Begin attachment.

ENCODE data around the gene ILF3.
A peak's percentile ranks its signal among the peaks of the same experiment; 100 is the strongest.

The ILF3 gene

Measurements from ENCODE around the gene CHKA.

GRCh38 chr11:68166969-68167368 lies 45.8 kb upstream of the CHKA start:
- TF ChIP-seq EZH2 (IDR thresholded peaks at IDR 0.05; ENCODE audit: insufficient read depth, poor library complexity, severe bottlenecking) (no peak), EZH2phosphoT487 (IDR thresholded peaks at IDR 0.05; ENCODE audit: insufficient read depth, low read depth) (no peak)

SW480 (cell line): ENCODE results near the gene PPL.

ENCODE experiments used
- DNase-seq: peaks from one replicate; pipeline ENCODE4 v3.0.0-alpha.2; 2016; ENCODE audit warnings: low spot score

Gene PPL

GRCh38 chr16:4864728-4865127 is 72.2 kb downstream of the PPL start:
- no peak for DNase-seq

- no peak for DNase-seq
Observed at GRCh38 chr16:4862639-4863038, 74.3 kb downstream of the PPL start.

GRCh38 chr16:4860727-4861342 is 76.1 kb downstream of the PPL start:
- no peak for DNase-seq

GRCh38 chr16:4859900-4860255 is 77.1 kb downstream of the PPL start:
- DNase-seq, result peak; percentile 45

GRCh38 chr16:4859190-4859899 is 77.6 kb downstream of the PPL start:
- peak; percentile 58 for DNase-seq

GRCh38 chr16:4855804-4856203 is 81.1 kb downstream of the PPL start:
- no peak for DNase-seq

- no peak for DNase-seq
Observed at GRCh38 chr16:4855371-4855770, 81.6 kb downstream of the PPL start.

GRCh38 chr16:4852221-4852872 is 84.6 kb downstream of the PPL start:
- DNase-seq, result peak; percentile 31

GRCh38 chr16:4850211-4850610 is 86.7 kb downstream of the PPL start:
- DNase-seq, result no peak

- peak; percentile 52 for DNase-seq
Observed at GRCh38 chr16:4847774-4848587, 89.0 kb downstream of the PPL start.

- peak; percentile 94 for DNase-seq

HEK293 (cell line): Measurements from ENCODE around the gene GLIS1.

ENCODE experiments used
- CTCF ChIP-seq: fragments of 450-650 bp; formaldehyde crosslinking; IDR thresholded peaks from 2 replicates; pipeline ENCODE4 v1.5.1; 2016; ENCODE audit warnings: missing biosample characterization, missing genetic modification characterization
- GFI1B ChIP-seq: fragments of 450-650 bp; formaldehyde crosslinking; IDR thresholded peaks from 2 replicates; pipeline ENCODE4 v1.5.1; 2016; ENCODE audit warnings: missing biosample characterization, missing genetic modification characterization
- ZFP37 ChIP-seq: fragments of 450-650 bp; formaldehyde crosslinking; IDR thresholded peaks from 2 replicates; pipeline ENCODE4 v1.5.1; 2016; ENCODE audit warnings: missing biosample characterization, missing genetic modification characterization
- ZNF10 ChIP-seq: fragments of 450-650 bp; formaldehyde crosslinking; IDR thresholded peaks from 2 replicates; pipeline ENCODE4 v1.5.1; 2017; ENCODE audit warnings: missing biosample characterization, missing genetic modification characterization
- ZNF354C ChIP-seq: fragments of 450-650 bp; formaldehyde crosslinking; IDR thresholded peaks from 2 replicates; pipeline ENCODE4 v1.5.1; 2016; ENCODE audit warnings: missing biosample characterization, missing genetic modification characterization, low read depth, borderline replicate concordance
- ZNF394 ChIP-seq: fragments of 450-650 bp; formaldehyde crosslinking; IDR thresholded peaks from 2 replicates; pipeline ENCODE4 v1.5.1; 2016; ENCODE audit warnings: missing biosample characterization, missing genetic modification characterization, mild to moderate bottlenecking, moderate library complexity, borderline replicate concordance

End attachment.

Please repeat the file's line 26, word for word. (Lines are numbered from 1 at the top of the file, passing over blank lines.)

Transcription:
- DNase-seq, result peak; percentile 31